Dementia is a term used to describe conditions that result in the progressive loss of mental (cognitive) functions. When severe memory loss and confusion occur over many months or years it is referred to as dementia. This means that brain cells are failing to function as effectively as they do in normal aging. The definition of normal aging, according to Catherine Johnson, PsyD, LP, is when our ability to instantly recall information becomes more difficult, multitasking is more challenging and/or it takes longer to learn or retain new information.
Studies show that approximately one quarter of persons that are suffering dementia have vascular dementia (damage to the blood supply to the brain), and three fourths suffer from conditions such as dementia associated with alcoholism, Parkinson’s disease, brain tumors, thyroid dysfunction, pernicious anemia and other, rare conditions. The remainder have Alzheimer’s disease.
Alzheimer’s disease is the most common form of dementia. It starts very gradually and progresses slowly but steadily. The disability experienced can vary from one person to another and from day to day. Common difficulties include; memory loss, impaired judgment, personality changes, difficulties with speech and conversation, difficulty with decision-making, wandering, repetitive questions, sleep disturbance and sometimes depression, suspiciousness, aggressive behavior and incontinence.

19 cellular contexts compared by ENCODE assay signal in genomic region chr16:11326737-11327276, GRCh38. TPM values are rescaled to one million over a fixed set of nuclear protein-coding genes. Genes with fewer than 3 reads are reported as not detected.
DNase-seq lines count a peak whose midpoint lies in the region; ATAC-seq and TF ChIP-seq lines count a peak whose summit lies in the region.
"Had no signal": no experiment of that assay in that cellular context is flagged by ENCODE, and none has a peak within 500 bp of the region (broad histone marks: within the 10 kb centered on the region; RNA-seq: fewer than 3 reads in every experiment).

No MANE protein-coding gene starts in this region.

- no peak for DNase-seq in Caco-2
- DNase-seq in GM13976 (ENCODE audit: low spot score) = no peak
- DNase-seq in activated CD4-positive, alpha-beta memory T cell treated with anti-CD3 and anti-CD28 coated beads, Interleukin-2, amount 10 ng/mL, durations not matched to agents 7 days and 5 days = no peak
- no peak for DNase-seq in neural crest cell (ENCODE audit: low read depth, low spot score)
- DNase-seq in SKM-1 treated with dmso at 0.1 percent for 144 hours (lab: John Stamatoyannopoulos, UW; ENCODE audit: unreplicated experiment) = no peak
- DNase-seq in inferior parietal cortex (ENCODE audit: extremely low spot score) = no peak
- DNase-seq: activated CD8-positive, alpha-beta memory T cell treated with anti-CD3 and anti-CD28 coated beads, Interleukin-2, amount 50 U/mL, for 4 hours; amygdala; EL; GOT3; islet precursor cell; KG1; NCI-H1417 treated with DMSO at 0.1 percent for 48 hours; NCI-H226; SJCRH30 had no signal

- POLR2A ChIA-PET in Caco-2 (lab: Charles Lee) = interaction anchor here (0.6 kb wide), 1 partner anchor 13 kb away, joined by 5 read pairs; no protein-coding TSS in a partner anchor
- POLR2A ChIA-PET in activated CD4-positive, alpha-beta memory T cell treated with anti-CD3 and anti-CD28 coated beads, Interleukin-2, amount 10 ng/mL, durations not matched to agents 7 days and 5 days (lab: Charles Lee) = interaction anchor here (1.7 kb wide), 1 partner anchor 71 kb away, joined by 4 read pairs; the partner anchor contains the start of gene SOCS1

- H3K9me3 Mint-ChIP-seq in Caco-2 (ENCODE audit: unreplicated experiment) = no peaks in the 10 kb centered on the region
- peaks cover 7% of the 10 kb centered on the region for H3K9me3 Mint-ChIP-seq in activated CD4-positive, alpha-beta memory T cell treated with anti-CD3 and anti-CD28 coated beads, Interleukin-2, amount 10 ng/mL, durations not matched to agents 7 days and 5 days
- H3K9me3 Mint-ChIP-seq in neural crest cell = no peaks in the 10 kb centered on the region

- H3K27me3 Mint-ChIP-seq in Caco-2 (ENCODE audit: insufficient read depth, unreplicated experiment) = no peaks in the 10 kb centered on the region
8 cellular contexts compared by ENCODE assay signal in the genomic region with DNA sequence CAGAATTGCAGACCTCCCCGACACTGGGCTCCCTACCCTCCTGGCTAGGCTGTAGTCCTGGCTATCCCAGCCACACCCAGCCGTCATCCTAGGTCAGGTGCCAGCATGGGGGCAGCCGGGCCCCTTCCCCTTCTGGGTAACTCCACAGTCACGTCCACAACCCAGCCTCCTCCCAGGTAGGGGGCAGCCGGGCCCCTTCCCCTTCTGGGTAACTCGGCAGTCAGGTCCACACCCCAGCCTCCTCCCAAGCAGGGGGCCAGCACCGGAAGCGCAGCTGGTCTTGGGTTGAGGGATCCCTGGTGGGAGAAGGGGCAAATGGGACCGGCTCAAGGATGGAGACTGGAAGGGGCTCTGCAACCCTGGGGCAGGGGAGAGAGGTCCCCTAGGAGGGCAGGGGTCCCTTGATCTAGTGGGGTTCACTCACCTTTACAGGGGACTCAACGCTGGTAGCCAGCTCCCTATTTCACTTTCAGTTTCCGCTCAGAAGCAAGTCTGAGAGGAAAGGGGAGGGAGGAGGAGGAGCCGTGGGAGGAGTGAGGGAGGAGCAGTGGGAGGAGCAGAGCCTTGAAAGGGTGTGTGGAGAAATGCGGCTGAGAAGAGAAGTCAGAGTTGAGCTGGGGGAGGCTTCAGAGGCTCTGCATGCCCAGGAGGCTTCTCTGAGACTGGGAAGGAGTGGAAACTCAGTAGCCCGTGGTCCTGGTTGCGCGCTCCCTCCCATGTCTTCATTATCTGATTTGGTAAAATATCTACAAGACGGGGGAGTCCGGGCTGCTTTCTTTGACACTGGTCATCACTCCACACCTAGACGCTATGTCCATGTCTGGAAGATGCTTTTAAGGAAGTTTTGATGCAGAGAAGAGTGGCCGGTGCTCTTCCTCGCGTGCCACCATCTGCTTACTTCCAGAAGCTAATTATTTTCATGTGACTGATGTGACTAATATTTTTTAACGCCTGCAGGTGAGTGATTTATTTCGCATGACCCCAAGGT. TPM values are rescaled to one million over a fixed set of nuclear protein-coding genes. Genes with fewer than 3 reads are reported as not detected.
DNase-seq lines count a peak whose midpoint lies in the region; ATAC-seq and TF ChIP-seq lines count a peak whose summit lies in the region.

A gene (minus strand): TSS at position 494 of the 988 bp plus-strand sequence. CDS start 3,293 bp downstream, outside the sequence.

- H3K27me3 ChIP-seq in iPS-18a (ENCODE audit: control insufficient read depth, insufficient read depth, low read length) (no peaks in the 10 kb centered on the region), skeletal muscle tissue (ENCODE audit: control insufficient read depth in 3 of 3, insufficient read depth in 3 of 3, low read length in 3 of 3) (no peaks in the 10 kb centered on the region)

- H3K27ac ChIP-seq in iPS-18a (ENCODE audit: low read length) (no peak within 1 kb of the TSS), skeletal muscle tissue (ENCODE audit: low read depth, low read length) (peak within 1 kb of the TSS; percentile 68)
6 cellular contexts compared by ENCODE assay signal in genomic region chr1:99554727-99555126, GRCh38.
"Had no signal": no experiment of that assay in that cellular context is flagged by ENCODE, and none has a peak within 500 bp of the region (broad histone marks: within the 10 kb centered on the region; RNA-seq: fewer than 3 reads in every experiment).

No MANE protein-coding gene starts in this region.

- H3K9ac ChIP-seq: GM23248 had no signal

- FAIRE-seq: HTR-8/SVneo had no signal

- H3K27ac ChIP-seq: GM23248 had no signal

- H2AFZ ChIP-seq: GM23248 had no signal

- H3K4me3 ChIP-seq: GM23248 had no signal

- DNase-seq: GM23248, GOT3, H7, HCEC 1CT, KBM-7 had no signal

There are no tests that can definitely diagnose Alzheimer’s disease, therefore, the diagnosis is primarily made on the basis of symptoms. An early diagnosis may help to relieve much anxiety experienced by the person suffering the disability, as well as those caring for the individual.
For the caregiver, support is crucial. You will need the support that comes from sharing thoughts and feelings with others. Consider joining a support group so you can share your feelings with others that may be having similar experiences. In Wimberley there is a group that meets at the Presbyterian Church the 1st Thursday of each month at 1:00 p.m.
Also, ask for help. For many this is not as easy as it may sound. It is difficult to ask for and accept help. Realize that it is difficult to care for a person with Alzheimer’s disease all alone. Determine what kind of help you need and let people know.